courtesy of RTE
The news that Limerick FC are heading for extinction has come as little surprise.
Many will ask how it came to this, with the answer not found within the overall crisis in Irish football, but more within the dysfunctional nature of the club and how it was run.
Since entering senior football in 1937, Limerick have been known as “United”, “City”, “37” and the hope is there will be another guise to come in 2021.
This time, they have blown one of their best chances of genuine success.
Businessman Pat O’Sullivan became involved with Limerick in 2009 after several years of struggle. In early 2010, he took control of the club and planned huge investment, with the aim of promoting a positive ideal and image of the city.
He said: “My reason for saving Limerick soccer was driven by a number of factors, including using sport to change the perception of Limerick at the time, which had significant ongoing anti-social issues.”
It was an admirable stance and he backed it up.
Promotion was soon achieved and a managerial change followed with Stuart Taylor, who has since carved out a career in England as part of Paul Lambert’s staff at Stoke City and now Ipswich Town, appointed manager.
The likes of Phil Brown, Les Ferdinand and ex-England boss Peter Taylor had been linked to the role.
A number of players from the UK were signed to varying degrees of success, but they never troubled the top sides.
The club was considered an attractive proposition, offering full-time football and good wages in a culture not seen at many clubs in the country.
They had also moved into Thomond Park, which was mostly empty but offered a good setting to play in at least.
O’Sullivan also purchased a training complex in Bruff.
He said at the time: “My wife Helen has backed me on this project. She kicks every ball with me, I need her support and I get it, and that’s very important for me. As appreciation of her support to me, we have called it the Kirby O’Sullivan Sports, Social and Business Park.”
Taylor departed after failing to kick on in his second season, leaving the club eighth in the top flight after 18 games.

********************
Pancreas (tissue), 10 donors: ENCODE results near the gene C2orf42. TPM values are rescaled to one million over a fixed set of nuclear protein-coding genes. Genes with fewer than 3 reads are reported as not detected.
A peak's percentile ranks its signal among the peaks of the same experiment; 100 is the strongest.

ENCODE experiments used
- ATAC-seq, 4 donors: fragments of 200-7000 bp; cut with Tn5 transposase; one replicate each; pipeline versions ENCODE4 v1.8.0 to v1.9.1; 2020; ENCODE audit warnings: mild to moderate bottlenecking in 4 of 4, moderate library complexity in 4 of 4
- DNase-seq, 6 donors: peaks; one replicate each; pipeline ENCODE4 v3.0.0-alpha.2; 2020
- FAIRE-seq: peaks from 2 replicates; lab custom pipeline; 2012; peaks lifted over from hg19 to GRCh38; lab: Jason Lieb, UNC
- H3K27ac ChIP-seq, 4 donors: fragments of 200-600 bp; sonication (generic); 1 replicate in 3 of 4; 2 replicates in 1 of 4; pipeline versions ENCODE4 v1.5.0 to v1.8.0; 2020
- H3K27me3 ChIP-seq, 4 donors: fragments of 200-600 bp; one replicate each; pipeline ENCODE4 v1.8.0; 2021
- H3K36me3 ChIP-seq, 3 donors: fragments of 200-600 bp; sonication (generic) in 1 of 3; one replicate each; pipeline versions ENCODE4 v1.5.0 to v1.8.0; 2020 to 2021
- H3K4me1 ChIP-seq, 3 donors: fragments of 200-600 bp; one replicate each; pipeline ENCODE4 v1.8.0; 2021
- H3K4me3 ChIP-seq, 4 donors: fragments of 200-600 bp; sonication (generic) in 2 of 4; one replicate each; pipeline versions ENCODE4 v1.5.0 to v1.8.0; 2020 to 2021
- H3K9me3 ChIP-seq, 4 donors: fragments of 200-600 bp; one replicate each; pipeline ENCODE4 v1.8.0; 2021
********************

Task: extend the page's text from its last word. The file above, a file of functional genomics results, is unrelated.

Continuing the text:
Russell maintained Limerick’s place in the Premier Division but within months the budget was dramatically cut by O’Sullivan, seemingly irked by watching funds drain away for mid-table monotony.
In February 2015 he said: “The O’Sullivan family and their company, the club’s main sponsor Galtee Fuels, have made it clear that they can no longer continue to fund the club to the level that they have in the past number of seasons.
“This requires that the club must now learn to live within its means. I am committed to ensuring the long-term sustainability of Limerick senior soccer, which brings many social benefits to our community.”
Unsurprisingly, Limerick struggled and they went 21 games without a win.
But a stunning revival over three months, having increased the budget in the middle of the season, saw them complete a remarkable escape as they beat Sligo Rovers 3-2 on the final day of the normal league season to earn a play-off with First Division side Finn Harps.
Despite a 1-0 win in the first leg, Limerick were relegated and left everyone scratching their heads over how it came to do this.
Limerick had returned to their spiritual home of the Markets Field with the assistance of JP McManus, a key move into trying to get the club back to its former glory.
Further eyebrows were raised when O’Sullivan commissioned a big budget when down in the First Division.
Paul O’Conor, Aaron Greene, Shane Duggan and Lee Lynch were among the stars in a squad that won 24 of their 28 games and lost just once as they finished 23 points ahead of Drogheda United. They also reached the final of the EA Sports Cup.
Limerick were back in the top flight but by now their footballing decisions, and spending, were erratic.
Behind the scenes, relations were reportedly becoming strained between O’Sullivan and manager Russell and he left after just six games of their return to the Premier Division.
Russell said the departure had been amicable.
Neil McDonald, formerly Sam Allardyce’s number two at Blackburn Rovers and West Ham United, came in and promised to make the Blues an “A star club”.
“I’m very, very impressed with what the club is trying to do and how it’s trying to progress,” said the new boss.